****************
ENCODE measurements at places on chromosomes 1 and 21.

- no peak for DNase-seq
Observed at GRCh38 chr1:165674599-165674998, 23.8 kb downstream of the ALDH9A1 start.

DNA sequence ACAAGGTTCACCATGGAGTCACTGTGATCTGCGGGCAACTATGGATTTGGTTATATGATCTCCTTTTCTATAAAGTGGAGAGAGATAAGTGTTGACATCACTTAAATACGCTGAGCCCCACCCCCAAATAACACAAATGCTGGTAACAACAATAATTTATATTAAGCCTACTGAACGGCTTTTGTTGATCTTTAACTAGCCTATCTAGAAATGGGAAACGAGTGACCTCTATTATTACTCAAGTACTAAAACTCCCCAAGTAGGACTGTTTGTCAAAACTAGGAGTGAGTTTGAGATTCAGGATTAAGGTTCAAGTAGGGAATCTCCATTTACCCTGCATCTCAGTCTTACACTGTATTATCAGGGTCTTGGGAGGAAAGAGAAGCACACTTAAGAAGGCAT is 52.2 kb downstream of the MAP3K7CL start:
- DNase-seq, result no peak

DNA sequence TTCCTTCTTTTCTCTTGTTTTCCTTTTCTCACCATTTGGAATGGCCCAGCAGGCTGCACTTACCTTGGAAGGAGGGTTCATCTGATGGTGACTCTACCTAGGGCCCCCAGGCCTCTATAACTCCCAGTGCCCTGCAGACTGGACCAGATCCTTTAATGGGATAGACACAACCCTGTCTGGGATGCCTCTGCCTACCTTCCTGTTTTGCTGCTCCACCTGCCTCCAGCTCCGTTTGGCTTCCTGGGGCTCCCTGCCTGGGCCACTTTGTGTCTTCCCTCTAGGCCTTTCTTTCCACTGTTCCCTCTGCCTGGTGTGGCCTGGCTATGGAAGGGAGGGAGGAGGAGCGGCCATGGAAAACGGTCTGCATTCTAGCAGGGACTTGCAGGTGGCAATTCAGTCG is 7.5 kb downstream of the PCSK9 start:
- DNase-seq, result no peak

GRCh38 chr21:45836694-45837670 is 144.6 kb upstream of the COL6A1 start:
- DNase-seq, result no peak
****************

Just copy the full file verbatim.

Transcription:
ENCODE measurements at places on chromosomes 1 and 21.

- no peak for DNase-seq
Observed at GRCh38 chr1:165674599-165674998, 23.8 kb downstream of the ALDH9A1 start.

DNA sequence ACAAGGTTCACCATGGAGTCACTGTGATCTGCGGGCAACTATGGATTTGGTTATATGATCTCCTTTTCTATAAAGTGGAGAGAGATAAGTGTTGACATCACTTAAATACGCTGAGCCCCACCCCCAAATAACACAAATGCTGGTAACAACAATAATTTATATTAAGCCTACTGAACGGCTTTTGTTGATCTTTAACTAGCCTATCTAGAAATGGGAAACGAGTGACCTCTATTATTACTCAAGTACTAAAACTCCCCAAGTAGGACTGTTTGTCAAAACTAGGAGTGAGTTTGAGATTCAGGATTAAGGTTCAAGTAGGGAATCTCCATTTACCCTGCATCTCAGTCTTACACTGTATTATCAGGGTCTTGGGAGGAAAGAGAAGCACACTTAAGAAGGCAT is 52.2 kb downstream of the MAP3K7CL start:
- DNase-seq, result no peak

DNA sequence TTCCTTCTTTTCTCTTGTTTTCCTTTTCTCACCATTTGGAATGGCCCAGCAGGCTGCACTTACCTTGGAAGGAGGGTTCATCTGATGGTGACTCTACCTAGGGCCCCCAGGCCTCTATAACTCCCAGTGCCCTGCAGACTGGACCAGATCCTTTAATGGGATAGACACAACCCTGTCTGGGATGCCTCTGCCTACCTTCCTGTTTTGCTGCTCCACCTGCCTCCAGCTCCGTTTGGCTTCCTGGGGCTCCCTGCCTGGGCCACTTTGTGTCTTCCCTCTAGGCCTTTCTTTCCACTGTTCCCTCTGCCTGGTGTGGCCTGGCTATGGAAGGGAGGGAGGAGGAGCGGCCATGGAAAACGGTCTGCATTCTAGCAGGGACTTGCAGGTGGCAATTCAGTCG is 7.5 kb downstream of the PCSK9 start:
- DNase-seq, result no peak

GRCh38 chr21:45836694-45837670 is 144.6 kb upstream of the COL6A1 start:
- DNase-seq, result no peak